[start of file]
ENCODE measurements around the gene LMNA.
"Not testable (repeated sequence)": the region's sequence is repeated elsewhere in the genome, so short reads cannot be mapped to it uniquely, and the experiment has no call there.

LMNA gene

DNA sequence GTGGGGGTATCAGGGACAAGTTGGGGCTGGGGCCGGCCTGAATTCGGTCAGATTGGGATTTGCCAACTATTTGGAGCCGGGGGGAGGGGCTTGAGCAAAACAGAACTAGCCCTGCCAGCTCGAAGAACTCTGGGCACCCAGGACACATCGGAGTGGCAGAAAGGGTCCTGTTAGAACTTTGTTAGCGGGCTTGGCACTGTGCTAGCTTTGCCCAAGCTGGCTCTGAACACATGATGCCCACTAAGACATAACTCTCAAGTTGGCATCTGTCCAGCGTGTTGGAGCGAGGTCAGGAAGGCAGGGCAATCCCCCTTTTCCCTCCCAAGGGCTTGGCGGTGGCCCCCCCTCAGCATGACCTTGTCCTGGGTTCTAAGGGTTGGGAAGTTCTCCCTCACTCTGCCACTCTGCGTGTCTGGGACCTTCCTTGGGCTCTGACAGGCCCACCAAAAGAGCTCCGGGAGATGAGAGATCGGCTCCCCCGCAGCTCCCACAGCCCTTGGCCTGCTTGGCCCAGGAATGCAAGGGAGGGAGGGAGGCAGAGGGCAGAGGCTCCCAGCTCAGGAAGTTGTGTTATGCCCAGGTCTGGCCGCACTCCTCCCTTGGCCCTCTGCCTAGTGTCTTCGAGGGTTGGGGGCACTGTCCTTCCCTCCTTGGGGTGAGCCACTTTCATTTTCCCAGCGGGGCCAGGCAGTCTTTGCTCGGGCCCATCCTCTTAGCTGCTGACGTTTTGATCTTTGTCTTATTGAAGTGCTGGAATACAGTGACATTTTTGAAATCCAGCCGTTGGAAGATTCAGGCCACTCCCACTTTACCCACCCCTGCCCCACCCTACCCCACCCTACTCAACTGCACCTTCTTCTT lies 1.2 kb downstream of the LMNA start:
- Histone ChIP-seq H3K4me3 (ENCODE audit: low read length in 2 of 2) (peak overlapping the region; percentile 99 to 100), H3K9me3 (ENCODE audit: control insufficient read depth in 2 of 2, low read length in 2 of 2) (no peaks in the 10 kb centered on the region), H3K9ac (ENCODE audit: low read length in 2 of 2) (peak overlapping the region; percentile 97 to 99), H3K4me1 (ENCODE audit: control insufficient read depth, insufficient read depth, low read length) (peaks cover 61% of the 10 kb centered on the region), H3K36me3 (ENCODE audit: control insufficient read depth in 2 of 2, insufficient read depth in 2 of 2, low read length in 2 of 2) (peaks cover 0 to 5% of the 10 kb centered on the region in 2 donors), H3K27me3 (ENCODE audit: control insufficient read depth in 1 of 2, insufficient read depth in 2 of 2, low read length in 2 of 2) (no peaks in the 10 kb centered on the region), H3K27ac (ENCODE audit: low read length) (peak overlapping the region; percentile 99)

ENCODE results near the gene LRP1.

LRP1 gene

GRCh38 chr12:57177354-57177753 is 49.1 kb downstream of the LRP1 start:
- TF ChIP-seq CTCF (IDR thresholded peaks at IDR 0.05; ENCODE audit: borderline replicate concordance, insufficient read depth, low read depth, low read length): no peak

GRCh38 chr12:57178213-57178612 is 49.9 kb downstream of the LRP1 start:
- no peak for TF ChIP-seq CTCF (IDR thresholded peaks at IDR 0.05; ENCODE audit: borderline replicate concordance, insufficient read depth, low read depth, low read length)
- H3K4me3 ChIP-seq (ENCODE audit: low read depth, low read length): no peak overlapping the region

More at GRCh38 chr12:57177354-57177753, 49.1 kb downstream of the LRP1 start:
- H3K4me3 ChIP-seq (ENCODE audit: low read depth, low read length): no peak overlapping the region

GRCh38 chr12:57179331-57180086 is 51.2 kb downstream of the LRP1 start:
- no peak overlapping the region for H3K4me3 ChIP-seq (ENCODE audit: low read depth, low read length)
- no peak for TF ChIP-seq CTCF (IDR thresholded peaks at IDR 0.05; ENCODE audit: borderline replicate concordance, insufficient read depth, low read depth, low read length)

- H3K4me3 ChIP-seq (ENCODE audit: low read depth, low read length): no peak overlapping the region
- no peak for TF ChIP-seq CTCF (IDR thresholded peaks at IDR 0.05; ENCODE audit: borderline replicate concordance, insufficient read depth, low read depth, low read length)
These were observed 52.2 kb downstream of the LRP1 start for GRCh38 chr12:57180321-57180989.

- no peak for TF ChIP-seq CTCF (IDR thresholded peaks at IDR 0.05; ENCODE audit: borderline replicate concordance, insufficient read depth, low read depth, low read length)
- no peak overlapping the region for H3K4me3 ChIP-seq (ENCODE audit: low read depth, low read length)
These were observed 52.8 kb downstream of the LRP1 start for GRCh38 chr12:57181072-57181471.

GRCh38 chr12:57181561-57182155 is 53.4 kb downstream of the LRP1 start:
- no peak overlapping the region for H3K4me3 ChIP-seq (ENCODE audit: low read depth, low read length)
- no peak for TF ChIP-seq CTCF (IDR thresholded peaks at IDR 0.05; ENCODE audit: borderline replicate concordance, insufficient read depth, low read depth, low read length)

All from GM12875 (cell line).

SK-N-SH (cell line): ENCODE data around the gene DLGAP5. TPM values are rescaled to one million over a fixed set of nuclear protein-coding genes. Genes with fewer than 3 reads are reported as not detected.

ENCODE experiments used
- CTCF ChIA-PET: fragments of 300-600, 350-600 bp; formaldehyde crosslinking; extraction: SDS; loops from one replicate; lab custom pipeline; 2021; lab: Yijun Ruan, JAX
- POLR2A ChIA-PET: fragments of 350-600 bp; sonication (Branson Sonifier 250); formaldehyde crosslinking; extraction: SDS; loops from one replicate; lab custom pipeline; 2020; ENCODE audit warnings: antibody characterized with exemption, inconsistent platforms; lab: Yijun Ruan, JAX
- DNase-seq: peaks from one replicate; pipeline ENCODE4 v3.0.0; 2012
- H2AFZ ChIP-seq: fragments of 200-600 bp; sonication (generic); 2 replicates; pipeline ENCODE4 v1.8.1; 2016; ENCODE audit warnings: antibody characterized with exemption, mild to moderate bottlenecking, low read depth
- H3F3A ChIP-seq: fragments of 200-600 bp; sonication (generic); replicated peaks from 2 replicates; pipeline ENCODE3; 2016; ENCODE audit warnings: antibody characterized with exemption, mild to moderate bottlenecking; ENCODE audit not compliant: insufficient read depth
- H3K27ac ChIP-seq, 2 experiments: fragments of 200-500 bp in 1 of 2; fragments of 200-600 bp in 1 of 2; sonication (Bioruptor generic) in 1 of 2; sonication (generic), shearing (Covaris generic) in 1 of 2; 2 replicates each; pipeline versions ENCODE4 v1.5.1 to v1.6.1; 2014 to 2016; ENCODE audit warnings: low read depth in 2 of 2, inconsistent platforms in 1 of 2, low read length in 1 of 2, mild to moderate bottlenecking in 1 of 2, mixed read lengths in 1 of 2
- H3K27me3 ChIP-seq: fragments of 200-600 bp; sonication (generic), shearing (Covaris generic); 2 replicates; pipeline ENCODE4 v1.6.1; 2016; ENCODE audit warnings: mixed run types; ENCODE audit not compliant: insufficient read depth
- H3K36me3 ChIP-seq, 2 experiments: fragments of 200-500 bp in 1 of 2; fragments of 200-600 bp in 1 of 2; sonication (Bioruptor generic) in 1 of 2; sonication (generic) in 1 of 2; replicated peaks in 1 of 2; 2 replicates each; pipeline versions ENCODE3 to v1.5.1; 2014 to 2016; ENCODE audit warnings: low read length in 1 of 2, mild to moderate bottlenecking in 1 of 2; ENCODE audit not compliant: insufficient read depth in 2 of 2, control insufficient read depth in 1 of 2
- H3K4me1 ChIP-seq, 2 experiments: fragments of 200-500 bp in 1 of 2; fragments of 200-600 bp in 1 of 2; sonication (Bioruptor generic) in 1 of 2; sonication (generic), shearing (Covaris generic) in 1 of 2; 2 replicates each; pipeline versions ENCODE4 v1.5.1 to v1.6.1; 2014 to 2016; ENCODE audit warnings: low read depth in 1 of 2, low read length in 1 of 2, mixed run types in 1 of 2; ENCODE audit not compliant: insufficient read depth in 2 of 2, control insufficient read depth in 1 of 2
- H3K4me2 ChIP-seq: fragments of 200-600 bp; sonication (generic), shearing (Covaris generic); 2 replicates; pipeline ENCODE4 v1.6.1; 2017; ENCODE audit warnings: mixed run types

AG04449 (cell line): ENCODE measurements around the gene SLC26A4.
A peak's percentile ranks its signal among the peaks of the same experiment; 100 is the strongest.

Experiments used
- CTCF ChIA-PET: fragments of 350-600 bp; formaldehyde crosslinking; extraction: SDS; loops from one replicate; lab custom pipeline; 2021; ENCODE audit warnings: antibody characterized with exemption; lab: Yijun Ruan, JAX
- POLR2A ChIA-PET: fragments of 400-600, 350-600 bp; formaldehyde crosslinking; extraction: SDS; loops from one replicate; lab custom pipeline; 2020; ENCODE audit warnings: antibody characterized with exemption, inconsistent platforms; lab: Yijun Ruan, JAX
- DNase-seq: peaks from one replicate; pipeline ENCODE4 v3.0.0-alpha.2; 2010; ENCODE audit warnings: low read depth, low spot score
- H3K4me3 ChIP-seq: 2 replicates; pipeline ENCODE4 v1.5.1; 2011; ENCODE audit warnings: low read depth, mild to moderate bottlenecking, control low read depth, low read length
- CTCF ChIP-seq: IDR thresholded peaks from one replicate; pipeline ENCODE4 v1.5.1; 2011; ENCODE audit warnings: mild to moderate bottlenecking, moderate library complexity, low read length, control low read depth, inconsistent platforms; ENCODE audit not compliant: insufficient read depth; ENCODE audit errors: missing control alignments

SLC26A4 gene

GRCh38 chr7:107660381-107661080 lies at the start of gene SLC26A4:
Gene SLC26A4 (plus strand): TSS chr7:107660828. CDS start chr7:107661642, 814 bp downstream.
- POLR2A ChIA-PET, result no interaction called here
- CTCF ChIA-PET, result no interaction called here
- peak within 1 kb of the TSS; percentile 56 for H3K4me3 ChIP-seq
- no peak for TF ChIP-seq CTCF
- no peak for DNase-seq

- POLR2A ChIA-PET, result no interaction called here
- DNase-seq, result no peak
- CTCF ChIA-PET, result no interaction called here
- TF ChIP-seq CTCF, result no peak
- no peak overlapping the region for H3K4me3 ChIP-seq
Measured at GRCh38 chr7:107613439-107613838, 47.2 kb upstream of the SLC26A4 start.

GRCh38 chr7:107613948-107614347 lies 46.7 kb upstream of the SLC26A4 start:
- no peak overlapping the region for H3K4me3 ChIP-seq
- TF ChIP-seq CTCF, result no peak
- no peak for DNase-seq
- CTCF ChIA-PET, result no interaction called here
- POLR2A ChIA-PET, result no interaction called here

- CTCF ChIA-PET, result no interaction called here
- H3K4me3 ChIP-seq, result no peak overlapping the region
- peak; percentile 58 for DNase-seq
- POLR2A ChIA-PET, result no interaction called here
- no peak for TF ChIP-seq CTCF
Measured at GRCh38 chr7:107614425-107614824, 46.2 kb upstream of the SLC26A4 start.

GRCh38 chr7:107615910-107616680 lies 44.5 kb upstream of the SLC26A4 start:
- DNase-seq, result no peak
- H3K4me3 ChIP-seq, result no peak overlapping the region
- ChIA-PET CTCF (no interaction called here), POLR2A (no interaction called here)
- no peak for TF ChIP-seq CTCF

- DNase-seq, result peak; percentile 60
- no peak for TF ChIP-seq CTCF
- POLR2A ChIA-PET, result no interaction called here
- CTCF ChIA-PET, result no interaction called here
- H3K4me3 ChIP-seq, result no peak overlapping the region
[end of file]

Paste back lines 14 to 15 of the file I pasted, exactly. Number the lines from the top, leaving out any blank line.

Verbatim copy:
- H3K4me3 ChIP-seq (ENCODE audit: low read depth, low read length): no peak overlapping the region

GRCh38 chr12:57179331-57180086 is 51.2 kb downstream of the LRP1 start: